Directions: In each of the questions below, a phrase is followed by five sentences with some part of it as bold. You have to identify the sentence in which the bold part can be replaced by the given bold phrase to make the sentence grammatically and contextually correct.
 
Chase your trail
 
(A) He played a whole bag of tricks but still could not get the information required to crack the case.
(B) The teacher examined the assignment with a fine tooth comb but still could not find any fault with the students.
(C) The Government decided to do away with all kinds of direct benefit transfer programs ti8ll further orders from the Supreme Court of India.
(D)Since I have given this assignment to a new person, let us hope that he delivers the goods within the given time.
(E) The new employee has been cutting the ground from under feet but he has not been able to impress the boss.
 
Explanation:
 
Chase your trail (Idiom): Spending a lot of time and energy in doing a lot of things but ultimately achieving too little 
 
Whole bag of tricks (Idiom): Trying all the clever means to achieve something. The given sentence is correct with this idiom.
 
Fine tooth comb (Idiom): In a detailed manner. This idiom has been used correctly in the given sentence.
 
Do away with (Phrasal Verb): Cancelling something or eliminating something. The sentence is correct with the given phrasal verb since it has been used correctly in the given statement.
 
Delivers the goods (Idiom): Doing what is expected or promised. The sentence is correct with this idiom in place and that is why this idiom cannot be replaced.
 
Cut the ground from under the feet (Idiom): To do something to weaken the position of the other person. This idiom has not been used in the correct sense in the given sentence whereas chase yo0ur trail can be used in the sentence to imply the correct intended meaning.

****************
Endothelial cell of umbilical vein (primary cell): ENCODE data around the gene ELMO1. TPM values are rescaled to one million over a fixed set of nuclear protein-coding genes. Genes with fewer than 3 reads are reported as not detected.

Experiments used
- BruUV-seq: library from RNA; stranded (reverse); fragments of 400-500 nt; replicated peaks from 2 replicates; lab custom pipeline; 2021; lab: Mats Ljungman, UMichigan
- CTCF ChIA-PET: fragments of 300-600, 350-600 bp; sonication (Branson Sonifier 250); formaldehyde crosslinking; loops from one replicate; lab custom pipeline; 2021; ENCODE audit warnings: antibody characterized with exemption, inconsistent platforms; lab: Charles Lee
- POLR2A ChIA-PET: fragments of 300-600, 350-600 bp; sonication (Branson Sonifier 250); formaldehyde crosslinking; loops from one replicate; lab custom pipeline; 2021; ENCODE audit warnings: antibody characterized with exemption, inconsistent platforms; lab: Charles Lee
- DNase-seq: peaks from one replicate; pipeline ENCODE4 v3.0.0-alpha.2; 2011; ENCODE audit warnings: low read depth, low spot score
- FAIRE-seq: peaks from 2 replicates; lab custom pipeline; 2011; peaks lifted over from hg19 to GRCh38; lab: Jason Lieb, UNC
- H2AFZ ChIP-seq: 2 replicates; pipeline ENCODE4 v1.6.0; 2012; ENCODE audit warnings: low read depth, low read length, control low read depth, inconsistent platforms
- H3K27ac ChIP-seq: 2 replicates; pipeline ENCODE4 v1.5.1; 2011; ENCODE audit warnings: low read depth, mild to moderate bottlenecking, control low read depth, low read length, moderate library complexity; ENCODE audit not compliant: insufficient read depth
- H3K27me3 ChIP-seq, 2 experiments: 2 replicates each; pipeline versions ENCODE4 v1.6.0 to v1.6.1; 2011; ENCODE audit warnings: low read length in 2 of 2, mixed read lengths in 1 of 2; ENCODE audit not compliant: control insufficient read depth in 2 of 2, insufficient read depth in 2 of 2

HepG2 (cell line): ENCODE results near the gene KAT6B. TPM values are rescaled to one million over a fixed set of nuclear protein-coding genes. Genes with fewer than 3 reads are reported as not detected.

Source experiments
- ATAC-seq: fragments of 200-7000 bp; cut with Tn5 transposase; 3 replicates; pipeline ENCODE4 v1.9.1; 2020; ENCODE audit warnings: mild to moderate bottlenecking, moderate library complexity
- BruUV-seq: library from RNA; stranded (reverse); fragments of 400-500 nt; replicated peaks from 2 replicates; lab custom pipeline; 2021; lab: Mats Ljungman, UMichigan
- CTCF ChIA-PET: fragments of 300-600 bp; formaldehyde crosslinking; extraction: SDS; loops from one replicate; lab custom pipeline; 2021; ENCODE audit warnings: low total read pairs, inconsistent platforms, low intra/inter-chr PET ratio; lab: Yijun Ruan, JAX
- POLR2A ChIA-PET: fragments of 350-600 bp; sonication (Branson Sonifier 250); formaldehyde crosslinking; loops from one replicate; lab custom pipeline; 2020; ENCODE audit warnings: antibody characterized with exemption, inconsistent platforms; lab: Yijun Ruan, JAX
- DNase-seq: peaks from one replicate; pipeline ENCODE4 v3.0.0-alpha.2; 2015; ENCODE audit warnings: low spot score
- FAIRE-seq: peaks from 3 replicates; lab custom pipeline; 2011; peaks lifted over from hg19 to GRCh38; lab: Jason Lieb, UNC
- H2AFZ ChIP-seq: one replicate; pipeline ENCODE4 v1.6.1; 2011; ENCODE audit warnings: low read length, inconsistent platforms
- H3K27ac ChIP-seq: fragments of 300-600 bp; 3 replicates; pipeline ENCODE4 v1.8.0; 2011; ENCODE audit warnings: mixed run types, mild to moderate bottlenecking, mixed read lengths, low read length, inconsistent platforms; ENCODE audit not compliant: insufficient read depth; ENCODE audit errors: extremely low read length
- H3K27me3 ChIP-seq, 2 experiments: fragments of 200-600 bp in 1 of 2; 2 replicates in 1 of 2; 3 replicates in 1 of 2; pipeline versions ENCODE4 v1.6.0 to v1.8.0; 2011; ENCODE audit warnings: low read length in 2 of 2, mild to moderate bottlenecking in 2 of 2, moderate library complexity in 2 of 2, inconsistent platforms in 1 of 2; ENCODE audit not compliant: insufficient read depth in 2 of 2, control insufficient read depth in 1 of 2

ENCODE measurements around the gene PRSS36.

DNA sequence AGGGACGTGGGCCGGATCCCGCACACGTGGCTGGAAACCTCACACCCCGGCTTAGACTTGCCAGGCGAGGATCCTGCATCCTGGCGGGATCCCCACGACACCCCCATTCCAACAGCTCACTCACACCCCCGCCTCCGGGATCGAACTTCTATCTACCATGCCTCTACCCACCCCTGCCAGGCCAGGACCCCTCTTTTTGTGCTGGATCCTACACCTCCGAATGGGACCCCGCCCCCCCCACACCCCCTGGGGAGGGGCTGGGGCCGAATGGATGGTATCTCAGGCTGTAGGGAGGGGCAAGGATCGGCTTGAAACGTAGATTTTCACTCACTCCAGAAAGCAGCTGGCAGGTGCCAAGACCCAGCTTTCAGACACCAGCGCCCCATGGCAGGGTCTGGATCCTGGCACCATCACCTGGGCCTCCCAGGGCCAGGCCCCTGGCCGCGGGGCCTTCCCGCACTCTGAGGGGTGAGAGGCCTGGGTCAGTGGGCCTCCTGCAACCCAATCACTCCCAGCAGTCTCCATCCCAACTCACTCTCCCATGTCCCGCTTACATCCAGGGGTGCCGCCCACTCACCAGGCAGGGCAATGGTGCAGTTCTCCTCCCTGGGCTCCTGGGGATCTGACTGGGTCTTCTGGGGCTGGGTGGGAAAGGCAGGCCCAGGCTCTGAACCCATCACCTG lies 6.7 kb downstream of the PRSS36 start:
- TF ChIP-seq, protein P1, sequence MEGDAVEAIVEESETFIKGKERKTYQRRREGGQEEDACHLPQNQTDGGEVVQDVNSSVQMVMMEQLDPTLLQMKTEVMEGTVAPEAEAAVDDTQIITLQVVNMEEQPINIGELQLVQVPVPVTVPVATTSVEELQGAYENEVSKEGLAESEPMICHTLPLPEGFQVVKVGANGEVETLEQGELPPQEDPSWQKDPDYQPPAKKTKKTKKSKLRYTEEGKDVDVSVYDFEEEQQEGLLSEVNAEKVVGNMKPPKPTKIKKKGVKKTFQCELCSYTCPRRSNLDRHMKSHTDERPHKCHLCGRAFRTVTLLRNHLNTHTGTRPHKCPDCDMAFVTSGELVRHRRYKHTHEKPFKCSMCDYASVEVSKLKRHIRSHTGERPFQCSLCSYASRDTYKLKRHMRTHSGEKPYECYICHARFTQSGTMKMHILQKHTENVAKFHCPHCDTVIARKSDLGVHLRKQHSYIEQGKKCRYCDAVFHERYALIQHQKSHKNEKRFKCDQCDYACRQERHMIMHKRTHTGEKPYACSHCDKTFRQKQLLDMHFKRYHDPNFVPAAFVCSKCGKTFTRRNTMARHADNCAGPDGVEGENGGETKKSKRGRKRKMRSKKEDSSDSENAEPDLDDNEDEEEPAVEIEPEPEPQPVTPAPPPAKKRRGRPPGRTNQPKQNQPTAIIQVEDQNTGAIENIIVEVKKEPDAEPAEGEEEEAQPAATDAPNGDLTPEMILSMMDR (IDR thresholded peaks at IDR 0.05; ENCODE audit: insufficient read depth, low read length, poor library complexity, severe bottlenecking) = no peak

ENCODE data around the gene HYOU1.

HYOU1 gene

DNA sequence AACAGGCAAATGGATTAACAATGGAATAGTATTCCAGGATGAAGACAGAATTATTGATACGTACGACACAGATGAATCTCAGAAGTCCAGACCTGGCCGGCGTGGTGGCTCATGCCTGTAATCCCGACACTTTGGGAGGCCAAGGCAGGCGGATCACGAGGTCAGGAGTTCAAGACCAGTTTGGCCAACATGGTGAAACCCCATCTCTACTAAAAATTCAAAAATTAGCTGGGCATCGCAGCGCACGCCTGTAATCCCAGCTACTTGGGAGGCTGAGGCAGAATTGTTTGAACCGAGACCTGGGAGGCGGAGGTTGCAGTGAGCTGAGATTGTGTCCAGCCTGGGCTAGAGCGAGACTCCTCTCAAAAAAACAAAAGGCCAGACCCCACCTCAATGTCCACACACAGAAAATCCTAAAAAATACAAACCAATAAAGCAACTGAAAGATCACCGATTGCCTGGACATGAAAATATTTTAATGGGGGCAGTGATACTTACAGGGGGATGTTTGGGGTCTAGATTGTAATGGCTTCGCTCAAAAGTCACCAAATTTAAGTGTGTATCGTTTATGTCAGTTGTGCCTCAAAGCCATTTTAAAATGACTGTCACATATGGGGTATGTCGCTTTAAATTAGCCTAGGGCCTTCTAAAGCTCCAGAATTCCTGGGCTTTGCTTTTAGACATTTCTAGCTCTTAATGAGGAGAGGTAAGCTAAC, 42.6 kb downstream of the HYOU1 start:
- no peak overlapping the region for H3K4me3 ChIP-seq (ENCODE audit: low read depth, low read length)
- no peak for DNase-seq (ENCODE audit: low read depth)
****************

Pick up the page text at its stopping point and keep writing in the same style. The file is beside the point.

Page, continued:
This makes option E the correct choice among the given options.
 
Exam Type: RRB Scale I Mains
 
Directions: In the question below, a statement has been given with a blank. In the options are some idioms/phrases, which may or may not fit in meaningfully in the blank. You are required to choose from the options, the one that provides the correct combination of the idioms/phrases which fit in the blanks grammatically and contextually. 
 
In this generally upbeat environment, hardly any analyst wants to ____________ and state in a research report that the excitement about the rupee depreciation is overdone as far as IT stocks are concerned.
 
I. Put their necks on the line
II. Go out on a limb
III. Stick their necks out
 
(A) Only II
(B) Only III
(C) Only I and II
(D) Only I and III
(E) All of the above
 
Explanation:
 
All of the idioms refer to doing something they strongly believe in even though it is risky or extreme, and is likely to fail or be criticized by other people. All of these idioms mean the same and fit in well in the present context.
 
Hence, option E is correct.
 
Exam Type: IBPS PO Pre